Teenage Mutant Ninja Turtles: Shredder’s Revenge is stuck in a tricky position: It must play like the Konami-developed arcade beat-’em-ups of old, as you fondly remember them, but it needs to feel modern at the same time. After spending some time with a two-level demo of the new Ninja Turtles game, it’s clear developer Tribute Games is riding that katana-sharp edge of faithful, but not faithful to a fault.
Shredder’s Revenge sends the ninja turtles — Donatello, Leonardo, Michelangelo, and Raphael — and pals Splinter and April O’Neil on a mission to stop Shredder, Krang, and the Foot Clan’s evil schemes in a classic, arcade-style, conveyer-belt brawler. The first two levels take place in a television studio taken hostage by Bebop the mutant warthog and on the streets of New York, where Rocksteady the rhinoceros-man is causing chaos. In addition to delivering deep beat-’em-up combat, Shredder’s Revenge is sprinkled with great visual humor, thanks to stage-specific Foot Clan ninja animations, and subtle environmental storytelling.
In one area of the game, Foot Clan ninjas typed away on keyboards at office desks, ostensibly but hopelessly trying to blend in. In another section, they did ab crunches on what appeared to be yoga mats, but turned out to be shields. Elsewhere, Foot Clan ninjas emerged from an industrial freezer, lobbing massive hams frozen in ice blocks. Level two starts, humorously, with the Foot stealing the tires from the turtles’ signature van, ensuring the rest of the game is an on-foot adventure.
What developer Tribute Games appears to have captured best about those classic TMNT games, beyond the humor and colorful 16-bit aesthetic, is the pacing of combat.
“We noticed from the classic [TMNT] games that what made the combat fun wasn’t necessarily the combat moves themselves, or the combat mechanics, it was more like the pacing of the game,” Tribute Games co-founder and game designer Jonathan Lavigne told Polygon in an interview. “The game[s] played really fast, and the way enemies would enter the screen [in formation] and be defeated was really quick. So getting that pacing and that rhythm right was really important.
“And then, for the combat, that’s where we could modernize the mechanics and make it fresher with combo systems and all the bells and whistles of modern fighting game mechanics like juggles, ground bounces, cancels, and stuff like that. It’s all simple stuff to pull off, but there’s a lot of depth.”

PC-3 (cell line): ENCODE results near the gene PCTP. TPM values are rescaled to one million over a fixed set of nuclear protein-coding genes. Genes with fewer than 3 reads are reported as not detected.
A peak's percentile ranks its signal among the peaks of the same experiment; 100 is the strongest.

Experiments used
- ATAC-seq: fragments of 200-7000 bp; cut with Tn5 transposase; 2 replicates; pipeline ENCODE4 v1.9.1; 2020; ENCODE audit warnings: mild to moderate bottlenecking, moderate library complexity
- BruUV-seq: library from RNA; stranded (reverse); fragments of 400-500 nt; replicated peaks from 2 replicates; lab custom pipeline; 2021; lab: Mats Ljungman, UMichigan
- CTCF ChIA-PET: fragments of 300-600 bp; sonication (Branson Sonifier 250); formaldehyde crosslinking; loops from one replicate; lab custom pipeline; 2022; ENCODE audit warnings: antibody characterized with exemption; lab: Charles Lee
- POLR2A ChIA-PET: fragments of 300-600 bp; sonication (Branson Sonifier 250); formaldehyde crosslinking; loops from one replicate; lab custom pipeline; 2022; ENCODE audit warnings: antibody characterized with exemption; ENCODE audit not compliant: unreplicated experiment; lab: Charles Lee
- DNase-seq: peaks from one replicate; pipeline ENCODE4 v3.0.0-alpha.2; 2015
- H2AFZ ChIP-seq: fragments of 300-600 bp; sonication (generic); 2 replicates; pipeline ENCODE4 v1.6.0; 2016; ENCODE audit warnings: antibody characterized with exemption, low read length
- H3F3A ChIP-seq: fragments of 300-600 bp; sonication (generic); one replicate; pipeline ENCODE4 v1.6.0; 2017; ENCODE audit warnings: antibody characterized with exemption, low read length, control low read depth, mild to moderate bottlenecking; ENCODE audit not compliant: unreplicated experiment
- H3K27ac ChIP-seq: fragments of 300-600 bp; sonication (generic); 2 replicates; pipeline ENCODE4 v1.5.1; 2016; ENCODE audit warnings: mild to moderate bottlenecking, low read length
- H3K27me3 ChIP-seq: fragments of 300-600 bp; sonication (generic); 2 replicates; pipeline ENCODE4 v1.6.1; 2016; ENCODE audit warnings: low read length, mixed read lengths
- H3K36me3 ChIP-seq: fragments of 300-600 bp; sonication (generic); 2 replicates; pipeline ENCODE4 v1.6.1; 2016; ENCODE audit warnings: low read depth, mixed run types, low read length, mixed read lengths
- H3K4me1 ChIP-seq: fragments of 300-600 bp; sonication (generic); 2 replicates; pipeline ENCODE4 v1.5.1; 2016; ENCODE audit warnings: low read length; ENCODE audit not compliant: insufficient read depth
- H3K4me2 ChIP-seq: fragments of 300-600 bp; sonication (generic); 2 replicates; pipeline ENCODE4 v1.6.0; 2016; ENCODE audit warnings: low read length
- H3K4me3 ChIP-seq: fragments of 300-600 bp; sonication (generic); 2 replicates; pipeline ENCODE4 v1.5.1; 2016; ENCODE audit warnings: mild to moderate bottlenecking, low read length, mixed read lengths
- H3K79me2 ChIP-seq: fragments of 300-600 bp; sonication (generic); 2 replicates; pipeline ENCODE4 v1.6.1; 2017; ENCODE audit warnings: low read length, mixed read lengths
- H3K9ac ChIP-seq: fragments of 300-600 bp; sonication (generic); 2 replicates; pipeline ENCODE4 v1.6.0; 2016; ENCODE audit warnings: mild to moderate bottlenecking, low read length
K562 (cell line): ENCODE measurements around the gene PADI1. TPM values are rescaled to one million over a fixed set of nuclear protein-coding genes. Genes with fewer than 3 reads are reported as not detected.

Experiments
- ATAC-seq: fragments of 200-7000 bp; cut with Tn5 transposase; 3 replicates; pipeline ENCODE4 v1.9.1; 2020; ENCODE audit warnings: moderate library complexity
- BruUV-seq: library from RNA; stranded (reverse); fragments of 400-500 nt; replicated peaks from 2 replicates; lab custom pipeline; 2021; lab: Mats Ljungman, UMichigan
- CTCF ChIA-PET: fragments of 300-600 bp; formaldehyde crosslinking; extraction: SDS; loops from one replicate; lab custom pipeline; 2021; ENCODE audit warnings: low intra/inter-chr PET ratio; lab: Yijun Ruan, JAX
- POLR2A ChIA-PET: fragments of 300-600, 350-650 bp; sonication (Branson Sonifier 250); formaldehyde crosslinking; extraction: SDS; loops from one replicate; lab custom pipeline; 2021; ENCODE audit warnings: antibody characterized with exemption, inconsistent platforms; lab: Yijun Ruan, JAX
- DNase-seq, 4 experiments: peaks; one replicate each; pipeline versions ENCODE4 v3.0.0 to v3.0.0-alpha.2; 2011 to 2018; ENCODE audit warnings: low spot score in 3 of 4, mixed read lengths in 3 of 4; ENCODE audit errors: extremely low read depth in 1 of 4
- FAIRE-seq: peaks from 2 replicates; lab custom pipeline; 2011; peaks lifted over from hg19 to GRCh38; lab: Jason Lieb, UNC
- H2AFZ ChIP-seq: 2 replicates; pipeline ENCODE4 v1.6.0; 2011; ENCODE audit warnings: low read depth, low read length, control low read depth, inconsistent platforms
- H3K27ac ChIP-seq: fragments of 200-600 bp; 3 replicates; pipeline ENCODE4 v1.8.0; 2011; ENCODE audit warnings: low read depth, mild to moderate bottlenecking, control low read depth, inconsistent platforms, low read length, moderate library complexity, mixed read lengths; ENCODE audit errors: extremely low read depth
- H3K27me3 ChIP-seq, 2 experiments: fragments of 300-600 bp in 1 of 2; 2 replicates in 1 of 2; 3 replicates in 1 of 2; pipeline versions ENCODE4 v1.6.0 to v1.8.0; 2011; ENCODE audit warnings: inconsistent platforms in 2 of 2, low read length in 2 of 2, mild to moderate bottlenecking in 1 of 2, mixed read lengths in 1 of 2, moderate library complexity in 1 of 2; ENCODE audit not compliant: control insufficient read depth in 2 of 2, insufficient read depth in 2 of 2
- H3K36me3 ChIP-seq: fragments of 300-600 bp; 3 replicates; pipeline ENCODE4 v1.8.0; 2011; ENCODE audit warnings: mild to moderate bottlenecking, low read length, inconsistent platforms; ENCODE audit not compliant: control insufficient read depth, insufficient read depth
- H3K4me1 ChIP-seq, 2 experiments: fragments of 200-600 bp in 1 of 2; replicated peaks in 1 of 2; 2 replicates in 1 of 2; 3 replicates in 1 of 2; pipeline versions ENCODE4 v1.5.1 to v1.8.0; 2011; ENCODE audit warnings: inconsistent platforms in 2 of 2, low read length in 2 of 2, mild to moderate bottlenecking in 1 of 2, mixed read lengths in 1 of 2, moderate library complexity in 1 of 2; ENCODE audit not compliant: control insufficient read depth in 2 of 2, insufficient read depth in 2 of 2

Each playable character has a trio of stats (range, speed, and power) that govern how they play, making them feel distinct. An all-rounder like Leonardo feels noticeably different from the speedy April O’Neil or the slower, but hard-hitting Splinter. And each character has a just-deep-enough well of moves to keep the process of beating up dozens of Foot soldiers interesting. There’s also a combo counter, and chaining together 100-string combos feels rewarding. And while I played Shredder’s Revenge solo, the game offers co-op multiplayer for up to four players — the more players, the more Foot soldiers get thrown into the mix, adding to the game’s variety.
Co-op adds additional gameplay tweaks; players can use moves that require two players to pull off and can high five each other to share health.
Variety and replayability are obvious concerns for an arcade beat-’em-up-inspired game in the modern era. But Lavigne says there will be plenty to keep players interested, including a story mode and multiple levels of difficulty.
“The main [source of replayability] is how the story mode is structured,” Lavigne explained. “You have incentives to replay levels multiple times, [because] there are secondary challenges and NPCs that you can find that are hidden in different levels. NPCs will give you some little [fetch quests] and there are collectibles hidden in the levels. So you can try to replay them and find all of this stuff. And when you find them, it gives you extra points [that] are used for a progression system.”
Players will also be able to engage with that light progression system in Shredder’s Revenge’s story mode, unlocking new moves along the way. And Tribute Games’ take on the TMNT beat-’em-up is simply bigger than the classic Konami games, Lavigne said.
“Turtles in Time had, I think, 10 levels, and we have 16 of them so it’s not quite double in size but it’s a little longer,” he said. “It’s still doable in one sitting, I think, [but] it’s made to be played in more than one sitting.”
As for the future of Teenage Mutant Ninja Turtles: Shredder’s Revenge, Lavigne and DotEmu CEO Cyrille Imbert said there are no lack of ideas for additional playable characters, but that the six announced heroes are it, for now.
“Of course, we have tons of ideas for other characters, but you know making a character takes a lot of time and attention to detail to make it truly unique and interesting to play,” Imbert said. “So it’s hard to make more and more characters but of course it’s in our mind and we’ll try depending on the game success and depending on how production evolves.”
“There’s plenty of options if we decide to do so,” added Lavigne.
Teenage Mutant Ninja Turtles: Shredder’s Revenge is coming to Nintendo Switch, PlayStation 4, Windows PC, and Xbox One sometime this summer. It will bring with it a new version of the classic TMNT theme song, sung by Mike Patton of Mr. Bungle and Faith No More fame.
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